Sept. 21, 2010
Contact: Chloe Kennedy, News and New Media Writer
The next hour-long WBIR Heartland Series special airs Sept. 25 at 8 p.m. on NBC. Look for some special moments that feature Maryville College.
“In Search of 1939” features a special look at some Maryville College history, some student reflections and perspective from the College’s new president.
In 1939, the book Tennessee: A Guide to the State was published. It was the work of the Federal Writers Project, a New Deal program to provide employment for teachers, librarians and writers.
"The writers in 1939 devoted a significant amount of attention to Maryville College. It is a beautiful place, and you can see why,” said Stephen Dean, creator and producer of the original Heartland Series. “The book was in fact a tour guide. But when we retrace their footsteps, the story becomes very rich and intriguing. They write about the proud abolitionist past of the college but fail to mention in 1939 Maryville College was segregated by state law. President Bogart provided us with great insight on how that came about and how it was changed in the years ahead. The people who watch this will learn a lot about the spirit of Maryville College. "
The Heartland Series has earned three Emmy awards since it first aired in 1984 on WBIR-TV. The program has been nominated in 2010 for a fourth Emmy.
The 1939 book is essentially a travel guide as the state is divided into 16 tours. The Heartland Series, in a special hour-long program, retraces the steps of the writers on one of the tours. The tour begins in Norris, Tenn., and ends in the little community of Tennga, Ga., just across the state line.
“In Search of 1939” provides a fascinating look at how East Tennessee has changed physically and what the area values as historically important,” said Dean.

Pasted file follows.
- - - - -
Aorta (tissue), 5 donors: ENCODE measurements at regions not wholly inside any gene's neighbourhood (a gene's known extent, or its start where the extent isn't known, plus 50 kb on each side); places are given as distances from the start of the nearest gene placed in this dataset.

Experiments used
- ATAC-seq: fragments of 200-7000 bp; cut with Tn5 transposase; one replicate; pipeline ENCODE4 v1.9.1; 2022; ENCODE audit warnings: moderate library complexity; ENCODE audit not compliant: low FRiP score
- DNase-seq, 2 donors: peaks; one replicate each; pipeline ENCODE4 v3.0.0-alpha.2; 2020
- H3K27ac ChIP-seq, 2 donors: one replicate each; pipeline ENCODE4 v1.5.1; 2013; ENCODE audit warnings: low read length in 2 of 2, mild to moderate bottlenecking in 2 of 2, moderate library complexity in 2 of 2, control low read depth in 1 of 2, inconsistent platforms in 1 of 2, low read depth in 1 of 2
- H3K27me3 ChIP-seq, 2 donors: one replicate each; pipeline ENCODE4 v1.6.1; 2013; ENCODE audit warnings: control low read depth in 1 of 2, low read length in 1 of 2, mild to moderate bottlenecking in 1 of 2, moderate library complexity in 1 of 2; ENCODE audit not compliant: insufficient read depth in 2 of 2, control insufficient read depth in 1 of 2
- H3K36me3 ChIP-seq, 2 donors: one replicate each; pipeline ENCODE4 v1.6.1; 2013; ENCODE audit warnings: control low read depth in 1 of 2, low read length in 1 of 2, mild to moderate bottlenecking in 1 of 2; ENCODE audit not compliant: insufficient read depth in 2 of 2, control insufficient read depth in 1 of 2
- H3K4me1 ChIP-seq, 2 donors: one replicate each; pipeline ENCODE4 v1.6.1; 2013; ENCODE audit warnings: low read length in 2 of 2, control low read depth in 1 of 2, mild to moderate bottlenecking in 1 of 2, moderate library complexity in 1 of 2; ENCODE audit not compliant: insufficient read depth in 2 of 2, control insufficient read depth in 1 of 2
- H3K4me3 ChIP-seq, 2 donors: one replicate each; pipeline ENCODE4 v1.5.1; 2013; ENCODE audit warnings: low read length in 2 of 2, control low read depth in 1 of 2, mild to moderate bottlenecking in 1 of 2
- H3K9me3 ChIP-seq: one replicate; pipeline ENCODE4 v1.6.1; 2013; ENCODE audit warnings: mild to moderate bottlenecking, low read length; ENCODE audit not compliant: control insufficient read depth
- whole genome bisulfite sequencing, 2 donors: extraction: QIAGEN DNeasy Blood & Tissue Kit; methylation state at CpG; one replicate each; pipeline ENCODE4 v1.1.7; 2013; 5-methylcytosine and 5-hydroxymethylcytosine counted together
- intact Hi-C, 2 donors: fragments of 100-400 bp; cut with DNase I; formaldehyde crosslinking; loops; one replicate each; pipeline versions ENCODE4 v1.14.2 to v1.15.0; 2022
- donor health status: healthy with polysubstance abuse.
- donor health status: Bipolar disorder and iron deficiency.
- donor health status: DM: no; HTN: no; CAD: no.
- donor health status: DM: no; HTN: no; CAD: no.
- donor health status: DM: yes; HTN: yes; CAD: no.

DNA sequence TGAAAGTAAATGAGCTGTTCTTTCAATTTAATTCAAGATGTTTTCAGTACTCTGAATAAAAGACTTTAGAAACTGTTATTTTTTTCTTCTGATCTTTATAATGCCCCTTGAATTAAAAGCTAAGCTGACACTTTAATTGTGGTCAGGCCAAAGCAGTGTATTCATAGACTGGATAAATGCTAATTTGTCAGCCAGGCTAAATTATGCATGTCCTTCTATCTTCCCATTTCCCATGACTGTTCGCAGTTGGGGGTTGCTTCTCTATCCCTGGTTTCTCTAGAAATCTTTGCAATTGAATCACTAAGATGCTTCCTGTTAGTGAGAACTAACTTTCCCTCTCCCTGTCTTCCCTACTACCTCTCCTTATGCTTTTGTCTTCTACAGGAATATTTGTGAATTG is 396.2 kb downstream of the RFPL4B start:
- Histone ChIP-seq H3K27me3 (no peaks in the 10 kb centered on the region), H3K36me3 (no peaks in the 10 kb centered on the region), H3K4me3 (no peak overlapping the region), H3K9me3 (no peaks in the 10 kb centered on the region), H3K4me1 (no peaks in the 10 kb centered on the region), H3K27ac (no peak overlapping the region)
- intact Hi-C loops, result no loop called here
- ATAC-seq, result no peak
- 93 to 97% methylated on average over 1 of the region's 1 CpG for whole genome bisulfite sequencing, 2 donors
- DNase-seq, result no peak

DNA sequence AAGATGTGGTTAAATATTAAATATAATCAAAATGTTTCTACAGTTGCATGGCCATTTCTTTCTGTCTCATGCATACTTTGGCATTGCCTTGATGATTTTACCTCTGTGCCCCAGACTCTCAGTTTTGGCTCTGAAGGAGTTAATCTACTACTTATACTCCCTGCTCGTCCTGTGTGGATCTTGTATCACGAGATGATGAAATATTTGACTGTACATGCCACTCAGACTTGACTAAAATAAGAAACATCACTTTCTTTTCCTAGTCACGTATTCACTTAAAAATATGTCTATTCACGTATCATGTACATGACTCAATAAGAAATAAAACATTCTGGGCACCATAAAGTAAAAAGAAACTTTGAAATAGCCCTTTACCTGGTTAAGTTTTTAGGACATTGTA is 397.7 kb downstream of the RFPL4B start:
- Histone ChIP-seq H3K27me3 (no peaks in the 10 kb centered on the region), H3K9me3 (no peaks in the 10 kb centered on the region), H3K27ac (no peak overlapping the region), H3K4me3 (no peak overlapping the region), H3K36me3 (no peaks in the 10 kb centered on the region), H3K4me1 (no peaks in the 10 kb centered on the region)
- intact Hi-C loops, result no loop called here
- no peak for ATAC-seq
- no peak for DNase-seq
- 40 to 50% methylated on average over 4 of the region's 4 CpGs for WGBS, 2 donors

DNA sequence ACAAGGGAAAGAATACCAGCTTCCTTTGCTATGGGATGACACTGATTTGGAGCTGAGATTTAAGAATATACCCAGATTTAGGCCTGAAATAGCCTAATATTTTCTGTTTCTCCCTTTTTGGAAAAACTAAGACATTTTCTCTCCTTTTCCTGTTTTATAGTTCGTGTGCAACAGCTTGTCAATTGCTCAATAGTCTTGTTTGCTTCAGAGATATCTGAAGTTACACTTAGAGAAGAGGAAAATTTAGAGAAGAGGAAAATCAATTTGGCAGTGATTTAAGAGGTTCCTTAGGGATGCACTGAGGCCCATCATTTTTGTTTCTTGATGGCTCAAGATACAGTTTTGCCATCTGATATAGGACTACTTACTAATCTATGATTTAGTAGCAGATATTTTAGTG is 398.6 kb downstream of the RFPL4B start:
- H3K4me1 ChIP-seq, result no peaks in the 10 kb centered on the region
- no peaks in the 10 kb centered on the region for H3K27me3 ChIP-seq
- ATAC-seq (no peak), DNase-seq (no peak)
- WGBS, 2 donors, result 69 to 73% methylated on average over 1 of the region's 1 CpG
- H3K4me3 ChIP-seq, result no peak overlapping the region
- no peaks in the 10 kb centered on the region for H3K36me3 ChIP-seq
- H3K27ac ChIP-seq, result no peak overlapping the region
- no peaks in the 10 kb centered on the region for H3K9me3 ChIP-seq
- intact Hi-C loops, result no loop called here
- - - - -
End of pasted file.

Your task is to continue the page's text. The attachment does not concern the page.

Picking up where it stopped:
The 1939 tour stopped in Maryville and focused most of its narrative on Maryville College. The writers relate the College’s history to include its founding and abolitionist influence during the Civil War. The Heartland Series uses an interesting visual technique to compare the campus of the early 1900s to present day.
The technique blends photographs taken from the same perspective but nearly 100 years apart in time. The modern view is gradually replaced with the older view, and the landscape change is remarkable.
Maryville College’s new president, Dr. Tom Bogart, appears on the special, contrasting the college of 71 years ago to today. Retired Registrar Martha Hess provides updated information on artifacts the writers found on campus in 1939. And students Emily Julian and Donald Rucker have unique reactions to the very strict expectations for student behavior in the 1930s.
“This look back at Maryville College gives great meaning to the college’s mission today,” said Mary Leidig, director of marketing at Maryville College. “We’re delighted to be a ‘stop’ in this unusual travel guide from 1939 and humbled to be part of an award-winning program like The Heartland Series.”
Maryville College is ideally situated in Maryville, Tenn., between the Great Smoky Mountains National Park and Knoxville, the state‘s third largest city. Founded in 1819, it is the 12th oldest institution of higher learning in the South and maintains an affiliation with the Presbyterian Church (USA). Known for its academic rigor and its focus on the liberal arts, Maryville is where students come to stretch their minds, stretch themselves and learn how to make a difference in the world. Total enrollment for the fall 2013 semester was 1,168.